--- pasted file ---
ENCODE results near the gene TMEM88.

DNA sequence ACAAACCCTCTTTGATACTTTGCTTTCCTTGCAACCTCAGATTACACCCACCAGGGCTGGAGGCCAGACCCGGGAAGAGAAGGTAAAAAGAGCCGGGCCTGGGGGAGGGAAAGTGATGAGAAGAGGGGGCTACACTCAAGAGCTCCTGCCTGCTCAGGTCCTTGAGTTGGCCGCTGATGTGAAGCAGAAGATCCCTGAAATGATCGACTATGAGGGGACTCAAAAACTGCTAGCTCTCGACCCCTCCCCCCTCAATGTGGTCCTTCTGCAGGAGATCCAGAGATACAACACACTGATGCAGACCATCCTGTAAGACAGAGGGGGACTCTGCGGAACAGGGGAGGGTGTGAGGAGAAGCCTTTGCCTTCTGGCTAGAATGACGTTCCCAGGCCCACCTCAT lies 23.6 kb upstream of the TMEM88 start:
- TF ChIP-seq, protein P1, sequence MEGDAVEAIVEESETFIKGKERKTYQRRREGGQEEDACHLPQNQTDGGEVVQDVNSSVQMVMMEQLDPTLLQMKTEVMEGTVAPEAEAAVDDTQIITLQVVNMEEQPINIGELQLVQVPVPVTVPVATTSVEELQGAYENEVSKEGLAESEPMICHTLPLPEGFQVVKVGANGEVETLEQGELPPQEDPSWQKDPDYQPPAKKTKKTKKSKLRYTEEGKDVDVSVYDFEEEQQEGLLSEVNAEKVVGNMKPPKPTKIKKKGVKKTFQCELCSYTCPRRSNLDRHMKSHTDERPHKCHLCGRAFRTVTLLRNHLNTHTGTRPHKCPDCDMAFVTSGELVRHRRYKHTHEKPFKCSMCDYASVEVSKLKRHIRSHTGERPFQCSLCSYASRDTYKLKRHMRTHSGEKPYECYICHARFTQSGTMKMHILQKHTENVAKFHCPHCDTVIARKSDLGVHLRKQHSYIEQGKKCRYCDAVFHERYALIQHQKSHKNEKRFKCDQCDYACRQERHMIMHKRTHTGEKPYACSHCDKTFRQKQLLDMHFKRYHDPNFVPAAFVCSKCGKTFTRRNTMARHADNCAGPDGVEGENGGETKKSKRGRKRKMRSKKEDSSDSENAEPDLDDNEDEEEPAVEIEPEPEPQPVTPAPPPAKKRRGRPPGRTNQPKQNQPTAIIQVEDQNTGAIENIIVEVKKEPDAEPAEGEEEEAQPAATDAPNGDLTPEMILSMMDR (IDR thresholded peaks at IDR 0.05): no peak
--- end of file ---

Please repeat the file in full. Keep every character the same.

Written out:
ENCODE results near the gene TMEM88.

DNA sequence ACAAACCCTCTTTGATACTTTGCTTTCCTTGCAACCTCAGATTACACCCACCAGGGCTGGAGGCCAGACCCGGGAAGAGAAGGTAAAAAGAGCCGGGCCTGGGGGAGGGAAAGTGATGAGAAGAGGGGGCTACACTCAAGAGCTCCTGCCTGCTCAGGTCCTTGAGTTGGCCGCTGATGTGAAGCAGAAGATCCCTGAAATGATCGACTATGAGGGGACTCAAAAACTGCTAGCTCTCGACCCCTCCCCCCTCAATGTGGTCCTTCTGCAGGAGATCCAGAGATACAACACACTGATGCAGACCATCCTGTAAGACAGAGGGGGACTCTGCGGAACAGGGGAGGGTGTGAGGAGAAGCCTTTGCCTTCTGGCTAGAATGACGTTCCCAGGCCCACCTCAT lies 23.6 kb upstream of the TMEM88 start:
- TF ChIP-seq, protein P1, sequence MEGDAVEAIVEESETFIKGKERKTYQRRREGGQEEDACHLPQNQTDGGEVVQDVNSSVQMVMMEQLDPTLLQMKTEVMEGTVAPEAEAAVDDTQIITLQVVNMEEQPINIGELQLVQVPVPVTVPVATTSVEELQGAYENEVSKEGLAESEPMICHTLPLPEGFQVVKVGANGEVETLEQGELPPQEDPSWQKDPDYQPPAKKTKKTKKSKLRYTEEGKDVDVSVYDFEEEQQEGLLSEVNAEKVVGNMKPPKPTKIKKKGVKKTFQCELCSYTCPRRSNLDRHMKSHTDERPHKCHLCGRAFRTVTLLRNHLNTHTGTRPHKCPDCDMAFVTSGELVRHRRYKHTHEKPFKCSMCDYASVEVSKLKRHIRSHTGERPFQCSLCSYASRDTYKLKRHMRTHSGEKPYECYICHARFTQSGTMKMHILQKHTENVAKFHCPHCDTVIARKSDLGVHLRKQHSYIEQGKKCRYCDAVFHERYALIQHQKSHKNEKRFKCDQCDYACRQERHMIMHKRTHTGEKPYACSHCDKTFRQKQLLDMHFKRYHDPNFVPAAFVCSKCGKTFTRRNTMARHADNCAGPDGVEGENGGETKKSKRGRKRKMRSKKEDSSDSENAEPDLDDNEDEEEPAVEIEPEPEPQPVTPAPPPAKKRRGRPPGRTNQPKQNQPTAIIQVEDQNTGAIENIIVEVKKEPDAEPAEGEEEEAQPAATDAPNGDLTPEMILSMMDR (IDR thresholded peaks at IDR 0.05): no peak